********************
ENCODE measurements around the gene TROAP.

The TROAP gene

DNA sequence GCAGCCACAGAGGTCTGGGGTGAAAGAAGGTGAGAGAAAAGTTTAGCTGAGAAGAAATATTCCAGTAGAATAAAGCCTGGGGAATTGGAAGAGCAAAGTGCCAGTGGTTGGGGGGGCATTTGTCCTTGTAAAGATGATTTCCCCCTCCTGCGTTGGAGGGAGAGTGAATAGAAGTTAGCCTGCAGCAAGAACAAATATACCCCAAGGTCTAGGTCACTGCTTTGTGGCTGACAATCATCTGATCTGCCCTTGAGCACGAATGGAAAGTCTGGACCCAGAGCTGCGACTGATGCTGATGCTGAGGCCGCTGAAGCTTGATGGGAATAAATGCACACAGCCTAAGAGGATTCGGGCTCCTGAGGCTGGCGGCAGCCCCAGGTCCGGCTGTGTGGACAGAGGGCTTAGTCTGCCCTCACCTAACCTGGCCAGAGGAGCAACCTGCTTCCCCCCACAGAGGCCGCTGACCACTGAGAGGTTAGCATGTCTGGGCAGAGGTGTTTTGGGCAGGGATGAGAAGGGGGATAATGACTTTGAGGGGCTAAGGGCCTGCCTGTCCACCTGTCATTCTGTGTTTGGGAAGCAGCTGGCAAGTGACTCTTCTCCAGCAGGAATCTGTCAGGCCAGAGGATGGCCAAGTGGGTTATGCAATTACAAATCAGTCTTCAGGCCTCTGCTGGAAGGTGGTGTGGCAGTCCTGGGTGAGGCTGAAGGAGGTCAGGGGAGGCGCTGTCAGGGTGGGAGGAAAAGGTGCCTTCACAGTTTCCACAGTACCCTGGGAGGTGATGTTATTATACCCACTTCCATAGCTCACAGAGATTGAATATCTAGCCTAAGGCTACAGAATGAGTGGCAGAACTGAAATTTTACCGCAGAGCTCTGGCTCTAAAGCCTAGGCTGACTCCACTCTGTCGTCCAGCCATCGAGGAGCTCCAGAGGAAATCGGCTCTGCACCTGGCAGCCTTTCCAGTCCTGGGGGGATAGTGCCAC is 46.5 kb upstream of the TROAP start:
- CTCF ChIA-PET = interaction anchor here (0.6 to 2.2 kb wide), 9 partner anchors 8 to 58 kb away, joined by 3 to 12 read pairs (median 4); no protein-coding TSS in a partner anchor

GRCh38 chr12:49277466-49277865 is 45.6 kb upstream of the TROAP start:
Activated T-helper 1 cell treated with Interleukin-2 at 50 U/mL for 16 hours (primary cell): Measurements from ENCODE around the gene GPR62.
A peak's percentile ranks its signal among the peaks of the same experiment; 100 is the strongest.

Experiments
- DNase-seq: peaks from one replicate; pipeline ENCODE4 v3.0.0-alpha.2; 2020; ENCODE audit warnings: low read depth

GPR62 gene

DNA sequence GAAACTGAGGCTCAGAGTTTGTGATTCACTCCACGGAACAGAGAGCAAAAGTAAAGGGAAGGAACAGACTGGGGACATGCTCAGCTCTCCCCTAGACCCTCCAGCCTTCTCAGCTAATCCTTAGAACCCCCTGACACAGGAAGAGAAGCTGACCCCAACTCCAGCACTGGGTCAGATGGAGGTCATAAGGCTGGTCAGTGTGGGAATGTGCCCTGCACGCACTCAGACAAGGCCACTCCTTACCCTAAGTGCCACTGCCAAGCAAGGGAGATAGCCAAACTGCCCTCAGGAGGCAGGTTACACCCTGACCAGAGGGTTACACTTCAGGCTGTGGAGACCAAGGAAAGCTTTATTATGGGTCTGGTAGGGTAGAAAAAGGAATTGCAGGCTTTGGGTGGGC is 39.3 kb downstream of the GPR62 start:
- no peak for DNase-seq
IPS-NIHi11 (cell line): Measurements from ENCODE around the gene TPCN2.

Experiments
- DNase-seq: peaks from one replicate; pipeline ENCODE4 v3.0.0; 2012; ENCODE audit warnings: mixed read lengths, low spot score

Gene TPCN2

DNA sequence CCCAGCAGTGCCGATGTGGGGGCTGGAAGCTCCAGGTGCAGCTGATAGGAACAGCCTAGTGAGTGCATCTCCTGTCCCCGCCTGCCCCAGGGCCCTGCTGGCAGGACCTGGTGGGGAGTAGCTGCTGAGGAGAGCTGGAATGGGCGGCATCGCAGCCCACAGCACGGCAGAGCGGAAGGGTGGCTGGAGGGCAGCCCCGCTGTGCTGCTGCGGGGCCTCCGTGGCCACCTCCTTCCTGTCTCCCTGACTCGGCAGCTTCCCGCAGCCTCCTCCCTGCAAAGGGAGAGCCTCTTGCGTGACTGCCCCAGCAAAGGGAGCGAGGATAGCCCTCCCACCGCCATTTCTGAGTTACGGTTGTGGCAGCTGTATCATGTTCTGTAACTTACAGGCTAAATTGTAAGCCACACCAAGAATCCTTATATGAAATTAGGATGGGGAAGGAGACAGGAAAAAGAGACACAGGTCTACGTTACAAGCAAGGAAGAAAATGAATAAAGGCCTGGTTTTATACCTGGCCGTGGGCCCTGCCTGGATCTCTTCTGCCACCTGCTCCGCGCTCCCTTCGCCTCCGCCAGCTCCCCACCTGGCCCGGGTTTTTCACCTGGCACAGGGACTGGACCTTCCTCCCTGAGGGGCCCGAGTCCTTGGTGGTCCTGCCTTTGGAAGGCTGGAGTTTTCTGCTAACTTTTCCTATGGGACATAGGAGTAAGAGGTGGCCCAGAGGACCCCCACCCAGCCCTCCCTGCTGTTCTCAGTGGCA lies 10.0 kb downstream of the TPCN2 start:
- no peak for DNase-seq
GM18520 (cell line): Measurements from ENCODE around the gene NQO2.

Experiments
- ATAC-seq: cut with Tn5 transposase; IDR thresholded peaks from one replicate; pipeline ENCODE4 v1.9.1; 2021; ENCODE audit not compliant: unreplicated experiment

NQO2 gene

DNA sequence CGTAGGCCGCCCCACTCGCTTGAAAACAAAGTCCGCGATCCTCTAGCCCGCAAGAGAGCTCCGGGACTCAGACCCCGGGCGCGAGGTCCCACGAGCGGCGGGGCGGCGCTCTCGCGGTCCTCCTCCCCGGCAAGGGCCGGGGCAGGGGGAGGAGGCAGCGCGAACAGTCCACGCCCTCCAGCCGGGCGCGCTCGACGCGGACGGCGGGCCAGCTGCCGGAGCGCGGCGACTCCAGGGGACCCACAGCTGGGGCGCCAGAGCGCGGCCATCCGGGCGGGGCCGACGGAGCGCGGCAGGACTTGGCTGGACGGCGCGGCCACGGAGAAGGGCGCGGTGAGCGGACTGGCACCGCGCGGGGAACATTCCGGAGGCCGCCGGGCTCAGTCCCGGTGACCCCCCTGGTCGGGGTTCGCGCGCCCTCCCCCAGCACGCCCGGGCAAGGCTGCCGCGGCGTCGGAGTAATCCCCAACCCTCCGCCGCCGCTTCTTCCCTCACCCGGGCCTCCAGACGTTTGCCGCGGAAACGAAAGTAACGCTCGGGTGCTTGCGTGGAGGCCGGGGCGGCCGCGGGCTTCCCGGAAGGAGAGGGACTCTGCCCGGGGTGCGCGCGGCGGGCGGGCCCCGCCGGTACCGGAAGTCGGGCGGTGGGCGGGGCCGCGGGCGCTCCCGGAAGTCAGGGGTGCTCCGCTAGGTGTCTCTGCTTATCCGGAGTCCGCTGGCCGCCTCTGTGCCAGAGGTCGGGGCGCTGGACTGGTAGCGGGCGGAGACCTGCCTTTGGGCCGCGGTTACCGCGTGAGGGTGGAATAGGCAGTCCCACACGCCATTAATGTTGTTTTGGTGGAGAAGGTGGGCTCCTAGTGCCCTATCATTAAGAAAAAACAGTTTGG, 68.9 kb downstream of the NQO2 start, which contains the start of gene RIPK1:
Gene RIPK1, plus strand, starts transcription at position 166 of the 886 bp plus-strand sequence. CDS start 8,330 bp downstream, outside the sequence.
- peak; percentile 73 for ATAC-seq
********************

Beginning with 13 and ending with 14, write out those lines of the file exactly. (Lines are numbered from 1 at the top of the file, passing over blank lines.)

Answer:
IPS-NIHi11 (cell line): Measurements from ENCODE around the gene TPCN2.

Experiments